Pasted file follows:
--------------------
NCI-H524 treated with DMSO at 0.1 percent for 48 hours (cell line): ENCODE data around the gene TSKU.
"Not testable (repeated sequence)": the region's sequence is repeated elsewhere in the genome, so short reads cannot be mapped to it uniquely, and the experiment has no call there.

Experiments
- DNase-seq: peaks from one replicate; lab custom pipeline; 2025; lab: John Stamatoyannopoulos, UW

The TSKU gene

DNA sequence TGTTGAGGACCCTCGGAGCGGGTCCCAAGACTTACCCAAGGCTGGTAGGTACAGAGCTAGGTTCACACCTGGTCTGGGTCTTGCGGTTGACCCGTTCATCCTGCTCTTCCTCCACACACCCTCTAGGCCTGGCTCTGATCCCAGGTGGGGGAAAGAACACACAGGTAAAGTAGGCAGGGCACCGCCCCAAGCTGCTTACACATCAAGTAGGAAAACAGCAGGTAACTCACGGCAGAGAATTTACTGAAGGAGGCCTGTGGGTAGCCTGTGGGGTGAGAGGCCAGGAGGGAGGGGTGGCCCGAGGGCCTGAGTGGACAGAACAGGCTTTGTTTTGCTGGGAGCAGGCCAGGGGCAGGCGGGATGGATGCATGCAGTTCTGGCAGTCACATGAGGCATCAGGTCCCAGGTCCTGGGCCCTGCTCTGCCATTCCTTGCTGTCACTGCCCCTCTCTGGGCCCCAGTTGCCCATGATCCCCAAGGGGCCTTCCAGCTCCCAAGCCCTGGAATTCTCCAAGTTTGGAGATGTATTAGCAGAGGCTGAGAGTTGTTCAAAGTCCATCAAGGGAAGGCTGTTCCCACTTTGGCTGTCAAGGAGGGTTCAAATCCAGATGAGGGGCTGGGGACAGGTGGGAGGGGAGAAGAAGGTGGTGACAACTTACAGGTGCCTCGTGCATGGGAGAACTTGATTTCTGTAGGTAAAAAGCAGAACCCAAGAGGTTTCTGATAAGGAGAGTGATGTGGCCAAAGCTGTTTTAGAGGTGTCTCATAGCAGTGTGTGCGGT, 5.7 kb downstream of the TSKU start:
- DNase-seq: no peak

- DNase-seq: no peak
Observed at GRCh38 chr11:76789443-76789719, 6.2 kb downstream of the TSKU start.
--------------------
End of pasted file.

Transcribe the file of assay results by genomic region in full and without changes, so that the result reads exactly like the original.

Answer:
NCI-H524 treated with DMSO at 0.1 percent for 48 hours (cell line): ENCODE data around the gene TSKU.
"Not testable (repeated sequence)": the region's sequence is repeated elsewhere in the genome, so short reads cannot be mapped to it uniquely, and the experiment has no call there.

Experiments
- DNase-seq: peaks from one replicate; lab custom pipeline; 2025; lab: John Stamatoyannopoulos, UW

The TSKU gene

DNA sequence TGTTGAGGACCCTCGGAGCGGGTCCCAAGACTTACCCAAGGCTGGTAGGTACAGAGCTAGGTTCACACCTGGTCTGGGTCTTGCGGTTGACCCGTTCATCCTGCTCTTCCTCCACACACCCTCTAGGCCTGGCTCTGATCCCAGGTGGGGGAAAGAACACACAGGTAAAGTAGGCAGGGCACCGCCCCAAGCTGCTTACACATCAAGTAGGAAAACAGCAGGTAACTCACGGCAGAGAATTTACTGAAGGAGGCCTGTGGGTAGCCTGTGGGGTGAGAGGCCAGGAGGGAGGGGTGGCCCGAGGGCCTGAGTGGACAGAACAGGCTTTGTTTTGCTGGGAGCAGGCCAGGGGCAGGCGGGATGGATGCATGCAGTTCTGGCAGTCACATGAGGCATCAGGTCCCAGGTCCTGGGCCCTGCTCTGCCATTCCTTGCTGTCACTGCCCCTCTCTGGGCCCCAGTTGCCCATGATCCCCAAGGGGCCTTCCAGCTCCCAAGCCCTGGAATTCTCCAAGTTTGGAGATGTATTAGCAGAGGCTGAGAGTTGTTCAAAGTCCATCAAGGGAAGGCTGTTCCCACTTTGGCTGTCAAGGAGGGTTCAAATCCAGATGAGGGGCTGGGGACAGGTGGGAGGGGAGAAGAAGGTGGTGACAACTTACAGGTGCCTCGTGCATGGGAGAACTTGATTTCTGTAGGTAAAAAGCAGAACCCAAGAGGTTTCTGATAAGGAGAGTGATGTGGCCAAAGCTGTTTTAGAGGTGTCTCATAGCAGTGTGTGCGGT, 5.7 kb downstream of the TSKU start:
- DNase-seq: no peak

- DNase-seq: no peak
Observed at GRCh38 chr11:76789443-76789719, 6.2 kb downstream of the TSKU start.